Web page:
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Poetry (1900-1945) > War Poets

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Hayley (Hayleypoo) | 2 comments Hello all

Just wanted to see if anybody else enjoys war poetry as much as I do. Any fans of Owen, Sassoon, Robert Graves, Rupert Brooke, etc?

Hayley


Ivan | 500 comments I just read a novel by Alan Hollinghurst called The Stranger's Child which was all about a WWI poet and the impact his life and poetry had on one particular family and the 20th century. You may want to check it out. It's long, I loved the first 400 pages but my interest started to flag during the last 150. Still, it made quite an impact, and what I liked I REALLY liked.


Hayley (Hayleypoo) | 2 comments Ooh I definitely would like to read this as I've enjoyed Hollinghurst in the past. Thanks for the tip!


Jan C (woeisme) | 939 comments I've only read selections of Owen, Sassoon and Brooke in a poetry anthology but I've like what I've seen.

I haven't come across any collections.

I've read and have a couple of books by Graves, but not poetry. I also have a biography of him, written by his son, Robert Graves: The Assault Heroic, 1895-1926 - Richard Perceval Graves.


message 5: by Ivan (last edited Jul 31, 2011 03:53PM) (new)

Ivan | 500 comments A E. Housman: The Scholar-Poet by Richard Perceval Graves is also quite good (and same author).

Serious Pleasures: The Life of Stephen Tennant - Philip Hoare talks about Tennant's long term partner Sassoon. This last I've only read parts of.

The actually poetry of these men I've only glanced at; I need to look at them more seriously.


Jan C (woeisme) | 939 comments I've been looking for Serious Pleasures for quite a while - ever since its first meniton in this group - and I can't find it anywhere. I guess I could try the library, if all else fails.


Jill Hutchinson (Bucs1960) | 195 comments In Flanders Fields

by John McCrae, May 1915
Poppies (┬ęgreatwar.co.uk)

In Flanders fields the poppies blow
Between the crosses, row on row,
That mark our place; and in the sky
The larks, still bravely singing, fly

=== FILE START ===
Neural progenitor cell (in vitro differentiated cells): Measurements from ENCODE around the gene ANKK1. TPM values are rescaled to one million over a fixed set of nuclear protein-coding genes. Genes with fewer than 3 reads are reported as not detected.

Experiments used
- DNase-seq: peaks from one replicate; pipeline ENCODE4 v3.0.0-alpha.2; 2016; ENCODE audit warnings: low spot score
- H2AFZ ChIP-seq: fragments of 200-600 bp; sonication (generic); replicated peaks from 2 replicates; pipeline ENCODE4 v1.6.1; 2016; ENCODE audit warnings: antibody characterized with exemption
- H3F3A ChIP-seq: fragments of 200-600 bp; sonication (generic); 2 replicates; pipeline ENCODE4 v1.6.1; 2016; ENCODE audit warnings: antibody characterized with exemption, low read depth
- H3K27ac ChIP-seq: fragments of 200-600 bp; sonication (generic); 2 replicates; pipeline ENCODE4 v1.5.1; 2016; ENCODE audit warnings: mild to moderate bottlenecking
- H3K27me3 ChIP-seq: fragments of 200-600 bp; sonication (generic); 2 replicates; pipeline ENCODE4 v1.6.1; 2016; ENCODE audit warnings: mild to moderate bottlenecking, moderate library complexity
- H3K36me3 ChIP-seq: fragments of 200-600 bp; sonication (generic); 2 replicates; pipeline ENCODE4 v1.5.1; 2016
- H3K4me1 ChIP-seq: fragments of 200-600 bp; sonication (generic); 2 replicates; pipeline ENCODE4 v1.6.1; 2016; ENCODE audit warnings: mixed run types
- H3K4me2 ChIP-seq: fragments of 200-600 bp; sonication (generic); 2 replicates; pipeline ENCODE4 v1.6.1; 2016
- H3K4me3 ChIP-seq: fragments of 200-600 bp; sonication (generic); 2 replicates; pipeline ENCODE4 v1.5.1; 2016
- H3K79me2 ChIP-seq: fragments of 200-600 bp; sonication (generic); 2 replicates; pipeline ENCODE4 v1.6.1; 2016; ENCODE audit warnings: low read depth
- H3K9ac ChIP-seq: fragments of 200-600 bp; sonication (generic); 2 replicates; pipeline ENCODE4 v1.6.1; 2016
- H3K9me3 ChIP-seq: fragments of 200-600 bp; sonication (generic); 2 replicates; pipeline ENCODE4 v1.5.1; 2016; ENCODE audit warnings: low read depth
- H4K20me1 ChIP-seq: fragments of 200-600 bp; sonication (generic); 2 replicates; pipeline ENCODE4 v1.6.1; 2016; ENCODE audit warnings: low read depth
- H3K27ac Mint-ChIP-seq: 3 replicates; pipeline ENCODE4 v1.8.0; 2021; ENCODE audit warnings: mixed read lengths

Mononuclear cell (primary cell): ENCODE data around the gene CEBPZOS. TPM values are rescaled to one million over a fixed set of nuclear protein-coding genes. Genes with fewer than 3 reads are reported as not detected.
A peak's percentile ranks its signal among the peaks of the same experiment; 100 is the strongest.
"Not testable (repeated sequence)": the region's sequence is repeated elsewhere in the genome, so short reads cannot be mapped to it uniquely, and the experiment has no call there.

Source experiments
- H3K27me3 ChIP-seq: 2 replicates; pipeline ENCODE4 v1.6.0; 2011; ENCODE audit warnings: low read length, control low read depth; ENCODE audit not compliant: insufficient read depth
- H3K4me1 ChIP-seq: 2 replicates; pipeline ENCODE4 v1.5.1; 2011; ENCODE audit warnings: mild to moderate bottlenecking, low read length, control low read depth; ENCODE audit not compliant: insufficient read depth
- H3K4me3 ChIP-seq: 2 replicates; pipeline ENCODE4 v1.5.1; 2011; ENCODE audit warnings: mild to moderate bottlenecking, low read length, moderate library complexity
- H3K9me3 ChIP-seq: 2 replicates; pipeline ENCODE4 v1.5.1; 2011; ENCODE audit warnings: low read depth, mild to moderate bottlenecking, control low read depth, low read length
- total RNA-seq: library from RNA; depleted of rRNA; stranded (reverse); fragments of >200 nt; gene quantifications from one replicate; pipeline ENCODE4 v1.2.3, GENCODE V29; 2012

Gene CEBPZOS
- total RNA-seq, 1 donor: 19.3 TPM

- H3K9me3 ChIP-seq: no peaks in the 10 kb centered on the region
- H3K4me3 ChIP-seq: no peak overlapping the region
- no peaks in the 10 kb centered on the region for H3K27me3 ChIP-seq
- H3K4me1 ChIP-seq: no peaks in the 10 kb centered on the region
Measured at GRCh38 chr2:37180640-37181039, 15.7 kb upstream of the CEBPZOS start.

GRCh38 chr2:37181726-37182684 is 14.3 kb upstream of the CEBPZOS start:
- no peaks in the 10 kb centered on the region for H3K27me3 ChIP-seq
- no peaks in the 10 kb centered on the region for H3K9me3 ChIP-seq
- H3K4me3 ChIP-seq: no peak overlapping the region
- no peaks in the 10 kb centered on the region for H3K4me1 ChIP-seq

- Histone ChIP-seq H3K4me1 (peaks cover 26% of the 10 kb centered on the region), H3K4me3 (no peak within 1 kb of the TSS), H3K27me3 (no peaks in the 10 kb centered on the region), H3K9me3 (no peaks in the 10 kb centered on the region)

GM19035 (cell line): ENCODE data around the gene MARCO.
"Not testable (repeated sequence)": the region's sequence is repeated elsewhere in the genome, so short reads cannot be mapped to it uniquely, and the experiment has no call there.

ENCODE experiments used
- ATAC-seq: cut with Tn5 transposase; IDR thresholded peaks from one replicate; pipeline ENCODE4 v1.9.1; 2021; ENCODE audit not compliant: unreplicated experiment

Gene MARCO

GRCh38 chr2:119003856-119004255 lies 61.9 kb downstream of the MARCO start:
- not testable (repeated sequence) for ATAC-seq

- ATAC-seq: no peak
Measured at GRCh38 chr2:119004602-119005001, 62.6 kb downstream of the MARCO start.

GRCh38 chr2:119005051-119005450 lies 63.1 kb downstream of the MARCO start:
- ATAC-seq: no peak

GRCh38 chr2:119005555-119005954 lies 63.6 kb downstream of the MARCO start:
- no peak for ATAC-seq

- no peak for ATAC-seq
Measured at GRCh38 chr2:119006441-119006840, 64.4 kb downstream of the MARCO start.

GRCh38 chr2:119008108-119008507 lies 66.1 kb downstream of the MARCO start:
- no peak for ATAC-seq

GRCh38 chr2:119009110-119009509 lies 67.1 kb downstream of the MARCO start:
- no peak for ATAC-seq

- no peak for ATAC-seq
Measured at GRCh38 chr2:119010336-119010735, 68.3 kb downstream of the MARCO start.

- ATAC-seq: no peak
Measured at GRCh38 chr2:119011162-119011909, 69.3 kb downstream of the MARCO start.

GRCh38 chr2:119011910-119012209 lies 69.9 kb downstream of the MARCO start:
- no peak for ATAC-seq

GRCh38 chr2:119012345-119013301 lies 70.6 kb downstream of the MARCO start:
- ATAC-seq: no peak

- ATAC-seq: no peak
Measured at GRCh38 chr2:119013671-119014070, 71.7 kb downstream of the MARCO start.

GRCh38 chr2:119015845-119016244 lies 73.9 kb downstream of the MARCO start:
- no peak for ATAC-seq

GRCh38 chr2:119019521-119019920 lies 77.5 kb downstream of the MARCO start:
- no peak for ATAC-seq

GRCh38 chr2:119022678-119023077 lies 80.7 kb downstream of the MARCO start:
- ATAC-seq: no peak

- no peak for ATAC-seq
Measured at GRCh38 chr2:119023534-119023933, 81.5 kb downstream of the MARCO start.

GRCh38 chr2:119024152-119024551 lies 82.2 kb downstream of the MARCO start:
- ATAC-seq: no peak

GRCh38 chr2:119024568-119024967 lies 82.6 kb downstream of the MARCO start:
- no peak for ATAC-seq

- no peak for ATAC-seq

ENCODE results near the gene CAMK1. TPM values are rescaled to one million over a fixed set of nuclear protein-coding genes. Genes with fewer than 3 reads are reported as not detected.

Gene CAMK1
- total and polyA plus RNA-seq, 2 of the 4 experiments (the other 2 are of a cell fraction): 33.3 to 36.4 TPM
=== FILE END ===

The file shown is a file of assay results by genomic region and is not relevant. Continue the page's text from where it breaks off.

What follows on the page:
Scarce heard amid the guns below.

We are the Dead. Short days ago
We lived, felt dawn, saw sunset glow,
Loved and were loved, and now we lie
In Flanders fields.

Take up our quarrel with the foe:
To you from failing hands we throw
The torch; be yours to hold it high.
If ye break faith with us who die
We shall not sleep, though poppies grow
In Flanders fields.


This is one of the most recognized poems of WWI. It was written by Major John McCrae, a physician who saw his friend killed at the second Battle of Ypres. I don't know if McCrae wrote other works but this one gained him his place in history.


Ivan | 500 comments For The Fallen

With proud thanksgiving, a mother for her children,
England mourns for her dead across the sea.
Flesh of her flesh they were, spirit of her spirit,
Fallen in the cause of the free.

Solemn the drums thrill; Death august and royal
Sings sorrow up into immortal spheres,
There is music in the midst of desolation
And a glory that shines upon our tears.

They went with songs to the battle, they were young,
Straight of limb, true of eye, steady and aglow.
They were staunch to the end against odds uncounted;
They fell with their faces to the foe.

They shall grow not old, as we that are left grow old:
Age shall not weary them, nor the years contemn.
At the going down of the sun and in the morning
We will remember them.

They mingle not with their laughing comrades again;
They sit no more at familiar tables of home;
They have no lot in our labour of the day-time;